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Scientists discover how ticks protect themselves from Lyme disease
Ticks have an entirely different immune system from other insects.
Finding could pave way to new interventions

How ticks can survive whilst harbouring bacteria, viruses and parasites has been unravelled by scientists at the University of Maryland.

The research, published in the journal Nature Communications, reveals that ticks have an entirely different immune system from other insects.

For a long time, scientists believed that the tick immune system worked in a similar way to that of mosquitoes and flies. But the researchers found that, in evolutionary terms, ticks are as far removed from insects, as humans are from fish.

"Although the two bugs are seemingly alike, it turns out that the immune system of ticks is quite distinct from insects. Our discovery clarifies the ins-and-outs of how the tick immune system fights bacteria," said senior author Dr Joao Pedra.

The reasearchers first observed that ticks do not possess crucial genes for a proper immune response. This led them to discover a new pathway that recognises three distinct bacteria: the Lyme disease pathogen, Borrelia burgdorferi, and two that cause rickettsial illnesses, Anaplasma phagocytophilum and Anaplasma marginale.

Once the team had identified the components of a tick’s immune system, they proceeded to block the immune response with a molecular technique known as RNA interference. They also over-activated the ticks’ immune system to get rid of bacteria even more efficiently.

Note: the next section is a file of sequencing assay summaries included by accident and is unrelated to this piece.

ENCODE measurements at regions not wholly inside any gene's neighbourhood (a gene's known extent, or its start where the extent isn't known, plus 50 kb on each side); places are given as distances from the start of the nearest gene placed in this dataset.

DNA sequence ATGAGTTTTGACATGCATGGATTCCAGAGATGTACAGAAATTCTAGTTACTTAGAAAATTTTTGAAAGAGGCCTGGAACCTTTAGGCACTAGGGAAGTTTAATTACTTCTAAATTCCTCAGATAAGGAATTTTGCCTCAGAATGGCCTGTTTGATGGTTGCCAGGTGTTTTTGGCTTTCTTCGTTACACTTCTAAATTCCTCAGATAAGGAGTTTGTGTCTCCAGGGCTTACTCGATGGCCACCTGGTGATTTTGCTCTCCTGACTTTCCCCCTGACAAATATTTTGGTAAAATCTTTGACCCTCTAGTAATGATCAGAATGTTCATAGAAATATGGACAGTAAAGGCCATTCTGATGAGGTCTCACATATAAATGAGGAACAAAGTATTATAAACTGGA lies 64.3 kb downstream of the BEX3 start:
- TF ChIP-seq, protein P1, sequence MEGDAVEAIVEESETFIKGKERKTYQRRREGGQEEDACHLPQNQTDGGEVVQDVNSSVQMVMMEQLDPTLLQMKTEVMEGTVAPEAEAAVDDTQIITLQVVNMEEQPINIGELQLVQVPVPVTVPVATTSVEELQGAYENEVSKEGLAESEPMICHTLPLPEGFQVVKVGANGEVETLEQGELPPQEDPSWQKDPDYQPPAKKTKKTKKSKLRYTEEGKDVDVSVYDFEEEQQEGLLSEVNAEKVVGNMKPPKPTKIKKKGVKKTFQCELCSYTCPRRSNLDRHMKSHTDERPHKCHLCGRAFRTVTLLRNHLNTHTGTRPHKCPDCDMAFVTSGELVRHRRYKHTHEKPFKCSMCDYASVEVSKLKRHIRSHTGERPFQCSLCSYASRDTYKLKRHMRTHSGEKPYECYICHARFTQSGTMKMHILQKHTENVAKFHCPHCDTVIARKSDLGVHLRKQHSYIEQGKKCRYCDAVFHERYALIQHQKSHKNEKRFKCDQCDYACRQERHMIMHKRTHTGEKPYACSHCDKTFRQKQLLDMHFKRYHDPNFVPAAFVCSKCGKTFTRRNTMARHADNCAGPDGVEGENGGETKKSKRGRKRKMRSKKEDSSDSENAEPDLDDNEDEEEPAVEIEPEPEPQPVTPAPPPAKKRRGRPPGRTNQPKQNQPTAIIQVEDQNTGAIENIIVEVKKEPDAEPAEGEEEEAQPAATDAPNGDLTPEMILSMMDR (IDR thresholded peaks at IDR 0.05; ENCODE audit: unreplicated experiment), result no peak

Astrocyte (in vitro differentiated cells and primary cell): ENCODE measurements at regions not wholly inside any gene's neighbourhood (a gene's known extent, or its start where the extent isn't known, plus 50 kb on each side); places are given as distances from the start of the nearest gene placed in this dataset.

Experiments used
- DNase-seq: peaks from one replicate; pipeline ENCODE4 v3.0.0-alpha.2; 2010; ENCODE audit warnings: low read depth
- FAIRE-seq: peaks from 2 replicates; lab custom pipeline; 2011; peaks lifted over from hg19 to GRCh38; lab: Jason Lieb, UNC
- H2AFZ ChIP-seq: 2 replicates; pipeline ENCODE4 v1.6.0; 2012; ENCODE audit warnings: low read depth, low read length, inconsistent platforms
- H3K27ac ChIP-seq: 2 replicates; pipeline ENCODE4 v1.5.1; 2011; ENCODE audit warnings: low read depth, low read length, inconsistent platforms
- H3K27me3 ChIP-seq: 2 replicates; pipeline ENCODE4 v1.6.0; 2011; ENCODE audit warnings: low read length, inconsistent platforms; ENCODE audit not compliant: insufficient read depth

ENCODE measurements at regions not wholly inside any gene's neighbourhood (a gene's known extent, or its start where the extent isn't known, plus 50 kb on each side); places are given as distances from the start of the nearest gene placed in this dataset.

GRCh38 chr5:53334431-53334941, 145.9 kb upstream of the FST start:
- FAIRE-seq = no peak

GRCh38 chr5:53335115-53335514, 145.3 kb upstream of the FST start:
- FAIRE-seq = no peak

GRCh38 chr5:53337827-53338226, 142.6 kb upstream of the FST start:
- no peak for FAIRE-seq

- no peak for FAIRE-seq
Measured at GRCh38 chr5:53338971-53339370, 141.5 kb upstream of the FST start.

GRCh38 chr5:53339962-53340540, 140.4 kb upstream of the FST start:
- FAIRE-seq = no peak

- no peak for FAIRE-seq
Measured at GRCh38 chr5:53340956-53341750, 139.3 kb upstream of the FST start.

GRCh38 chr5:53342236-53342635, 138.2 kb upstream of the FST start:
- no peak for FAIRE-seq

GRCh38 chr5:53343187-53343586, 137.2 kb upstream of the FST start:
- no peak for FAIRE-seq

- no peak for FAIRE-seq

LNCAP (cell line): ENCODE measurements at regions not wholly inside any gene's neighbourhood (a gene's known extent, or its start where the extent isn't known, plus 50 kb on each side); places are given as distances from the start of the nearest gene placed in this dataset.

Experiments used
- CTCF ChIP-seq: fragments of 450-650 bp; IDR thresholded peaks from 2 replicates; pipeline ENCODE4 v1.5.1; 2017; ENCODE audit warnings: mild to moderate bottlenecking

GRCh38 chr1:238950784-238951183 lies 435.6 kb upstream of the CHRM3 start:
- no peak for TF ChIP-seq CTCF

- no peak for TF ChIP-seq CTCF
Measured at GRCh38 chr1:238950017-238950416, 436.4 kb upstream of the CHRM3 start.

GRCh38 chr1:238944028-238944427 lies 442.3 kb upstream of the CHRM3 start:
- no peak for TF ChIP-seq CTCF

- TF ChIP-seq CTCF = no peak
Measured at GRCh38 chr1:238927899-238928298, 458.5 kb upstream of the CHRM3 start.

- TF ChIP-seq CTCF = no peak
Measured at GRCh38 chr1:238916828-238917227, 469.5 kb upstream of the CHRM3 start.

According to Science Daily, the team believes that discovery could have exciting implications: by manipulating the tick’s immune system, it might be possible to make ticks less vulnerable to infection. If ticks do not pick up these bacteria in the wild, then they will not be able to pass them on to humans.

“This basic science discovery is fascinating, and may pave the ground for new translational approaches that reduce the negative impact of tick-borne diseases in people,” said Dr Pedra.

More research is now underway to further understand the tick immune response. 

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HM The Queen opens new centre for elephant care

News Story 1
 HM The Queen, accompanied by HRH The Duke of Edinburgh, has officially unveiled ZSL Whipsnade Zoo’s brand new Centre for Elephant Care.

Set amidst 30 acres of rolling paddocks, the custom-designed Centre for Elephant Care is the new home for the Zoo’s herd of nine Asian elephants.

The Centre will provide more than 700m² of indoor space and contains an array of elephant-friendly features, including dimming lights to mimic night-time and one metre-deep soft sand flooring.  

News Shorts
New manual to help producers use medicines responsibly

A new manual to help sheep and beef producers use medicines responsibly has been published by AHDB Beef & Lamb.

The Better Returns Programme manual, Using Medicines Correctly for Better Returns, outlines the key principles when using medicines on the farm.

It includes making sure the medicine and correct dose is used at the right time, and that it is stored and administered correctly. It also explains the importance of using antibiotics and anthelmintics responsibly to avoid the build up of resistance.